N. Korner-Bitensky
L. Snider
F. Malouin
B. Mazer
E. Kennedy
M A Roy
Author Affiliation
School of Physical & Occupational Therapy, Faculty of Medicine, McGill University and Centre de recherche interdisciplinaire en réadaptation du Montréal métropolitain, Montreal, Quebec, Canada. maysoun.saleh@mail.mcgill.ca
Source
Dev Neurorehabil. 2008 Jan-Mar;11(1):60-80
Language
English
Publication Type
Article
Keywords
Activities of Daily Living
Cerebral Palsy - rehabilitation
Child, Preschool
Cross-Sectional Studies
Female
Humans
Infant
Interviews as Topic
Male
Occupational Therapy - standards
Pediatrics - standards
Physical Therapy Modalities - standards
Quality of Health Care
Quebec
Treatment Outcome
Abstract
Cerebral palsy (CP) constitutes a substantial portion of paediatric rehabilitation, yet little is known regarding actual occupational therapy (OT) and physical therapy (PT) practices. This study describes OT and PT practices for young children with CP in Quebec, Canada.
This was a cross-sectional survey. All eligible, consenting paediatric occupational therapists (OTs) and physical therapists (PTs) were interviewed using a structured telephone interview based on vignettes of two typical children with CP at two age points--18 months and 4 years. Reported practices were grouped according to the International Classification of Functioning, Disability and Health (ICF).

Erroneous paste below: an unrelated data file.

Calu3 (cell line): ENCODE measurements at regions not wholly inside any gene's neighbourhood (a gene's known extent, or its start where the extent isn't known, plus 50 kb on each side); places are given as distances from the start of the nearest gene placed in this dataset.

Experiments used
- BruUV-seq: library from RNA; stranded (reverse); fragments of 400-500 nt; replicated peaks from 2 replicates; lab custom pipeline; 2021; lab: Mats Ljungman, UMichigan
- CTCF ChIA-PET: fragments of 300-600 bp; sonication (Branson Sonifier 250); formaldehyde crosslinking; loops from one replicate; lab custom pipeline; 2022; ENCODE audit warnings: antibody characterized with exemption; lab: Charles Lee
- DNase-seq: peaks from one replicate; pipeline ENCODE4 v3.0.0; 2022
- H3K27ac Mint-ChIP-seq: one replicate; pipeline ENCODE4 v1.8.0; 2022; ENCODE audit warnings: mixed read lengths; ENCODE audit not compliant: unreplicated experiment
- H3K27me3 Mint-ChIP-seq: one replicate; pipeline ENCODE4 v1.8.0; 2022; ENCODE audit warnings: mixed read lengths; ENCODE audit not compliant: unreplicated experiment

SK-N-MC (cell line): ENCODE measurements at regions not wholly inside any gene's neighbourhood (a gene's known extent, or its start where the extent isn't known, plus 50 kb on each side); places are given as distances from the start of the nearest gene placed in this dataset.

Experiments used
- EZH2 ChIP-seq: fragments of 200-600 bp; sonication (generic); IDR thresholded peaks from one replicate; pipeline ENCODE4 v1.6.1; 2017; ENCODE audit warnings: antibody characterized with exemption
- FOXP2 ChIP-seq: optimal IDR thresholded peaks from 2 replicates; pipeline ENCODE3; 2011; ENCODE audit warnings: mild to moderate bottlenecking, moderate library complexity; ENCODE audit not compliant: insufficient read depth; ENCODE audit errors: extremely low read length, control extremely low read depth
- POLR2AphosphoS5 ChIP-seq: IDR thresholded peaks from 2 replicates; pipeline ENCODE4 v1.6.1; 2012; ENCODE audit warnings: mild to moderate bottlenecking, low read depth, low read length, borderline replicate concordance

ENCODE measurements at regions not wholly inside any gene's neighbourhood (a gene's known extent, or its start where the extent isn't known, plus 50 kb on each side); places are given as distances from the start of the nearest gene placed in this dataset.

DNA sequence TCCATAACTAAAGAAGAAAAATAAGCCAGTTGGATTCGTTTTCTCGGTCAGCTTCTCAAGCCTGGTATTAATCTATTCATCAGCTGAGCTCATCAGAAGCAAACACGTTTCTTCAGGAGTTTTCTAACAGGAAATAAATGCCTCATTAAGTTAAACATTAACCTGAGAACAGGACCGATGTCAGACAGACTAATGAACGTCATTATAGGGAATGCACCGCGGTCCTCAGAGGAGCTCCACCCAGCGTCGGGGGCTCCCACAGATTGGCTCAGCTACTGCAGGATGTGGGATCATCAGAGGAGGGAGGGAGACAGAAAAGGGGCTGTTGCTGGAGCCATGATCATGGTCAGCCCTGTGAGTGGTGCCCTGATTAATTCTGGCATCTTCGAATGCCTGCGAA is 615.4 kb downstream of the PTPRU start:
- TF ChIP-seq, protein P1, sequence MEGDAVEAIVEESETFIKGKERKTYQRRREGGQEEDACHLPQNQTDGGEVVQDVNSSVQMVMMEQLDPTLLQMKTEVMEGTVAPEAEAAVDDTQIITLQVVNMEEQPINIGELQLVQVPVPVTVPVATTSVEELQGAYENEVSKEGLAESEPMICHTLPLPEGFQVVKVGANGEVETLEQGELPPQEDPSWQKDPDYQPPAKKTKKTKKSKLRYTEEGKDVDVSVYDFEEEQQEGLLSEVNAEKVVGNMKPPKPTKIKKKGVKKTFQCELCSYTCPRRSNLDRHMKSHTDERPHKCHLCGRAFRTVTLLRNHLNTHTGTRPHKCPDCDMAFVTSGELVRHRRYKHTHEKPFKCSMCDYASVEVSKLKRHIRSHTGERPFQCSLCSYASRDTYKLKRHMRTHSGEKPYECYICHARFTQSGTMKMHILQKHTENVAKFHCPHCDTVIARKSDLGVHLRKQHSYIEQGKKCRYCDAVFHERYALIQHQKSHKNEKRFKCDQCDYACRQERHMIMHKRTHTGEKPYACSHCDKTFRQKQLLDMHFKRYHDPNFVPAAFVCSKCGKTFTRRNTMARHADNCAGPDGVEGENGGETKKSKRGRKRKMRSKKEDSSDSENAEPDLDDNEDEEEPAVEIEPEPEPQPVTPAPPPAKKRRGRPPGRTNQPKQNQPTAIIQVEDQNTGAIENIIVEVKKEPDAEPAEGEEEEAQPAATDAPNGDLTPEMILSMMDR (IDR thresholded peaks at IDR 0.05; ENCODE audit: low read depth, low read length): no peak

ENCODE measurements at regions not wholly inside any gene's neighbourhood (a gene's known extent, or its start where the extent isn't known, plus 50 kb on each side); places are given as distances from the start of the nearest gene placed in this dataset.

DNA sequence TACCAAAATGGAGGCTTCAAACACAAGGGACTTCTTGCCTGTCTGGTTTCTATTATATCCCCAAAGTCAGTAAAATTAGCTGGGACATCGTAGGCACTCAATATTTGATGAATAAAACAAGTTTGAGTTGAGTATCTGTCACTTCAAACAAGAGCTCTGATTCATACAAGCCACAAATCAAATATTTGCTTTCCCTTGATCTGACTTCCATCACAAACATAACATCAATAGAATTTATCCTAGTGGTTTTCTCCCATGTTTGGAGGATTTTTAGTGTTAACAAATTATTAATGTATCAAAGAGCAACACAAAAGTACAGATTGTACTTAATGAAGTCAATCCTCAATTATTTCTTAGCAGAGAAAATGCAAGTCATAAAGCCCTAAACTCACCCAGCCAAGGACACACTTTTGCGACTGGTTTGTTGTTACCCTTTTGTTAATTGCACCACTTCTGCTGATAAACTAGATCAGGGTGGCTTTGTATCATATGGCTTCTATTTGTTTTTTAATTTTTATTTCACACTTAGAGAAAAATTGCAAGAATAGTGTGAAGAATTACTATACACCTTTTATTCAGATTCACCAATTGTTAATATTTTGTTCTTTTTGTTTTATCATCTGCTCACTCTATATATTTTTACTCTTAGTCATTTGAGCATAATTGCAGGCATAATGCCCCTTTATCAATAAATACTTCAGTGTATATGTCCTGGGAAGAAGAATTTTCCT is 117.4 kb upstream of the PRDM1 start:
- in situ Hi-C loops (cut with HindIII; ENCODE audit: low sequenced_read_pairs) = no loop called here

91.9% of PTs (n=62; 83.8% participation rate) and 67.1% of OTs (n=85; 91.4% participation rate) reported using at least one standardized paediatric assessment. OT and PT interventions focused primarily on impairments and primary function (such as gait function and activities of daily living). Both professions gave little attention to interventions related to play and recreation/leisure. Clinicians reported the need for more training and education specific to CP and to the use of research findings in clinical practice.
Wide variations and gaps were identified in clinicians' responses suggesting the need for a basic standard of OT and PT management as well as strategies to encourage knowledge dissemination regarding current best practice.
PubMed ID
17943507 View in PubMed
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Adapting the Canadian Occupational Performance Measure for use in a paediatric clinical trial.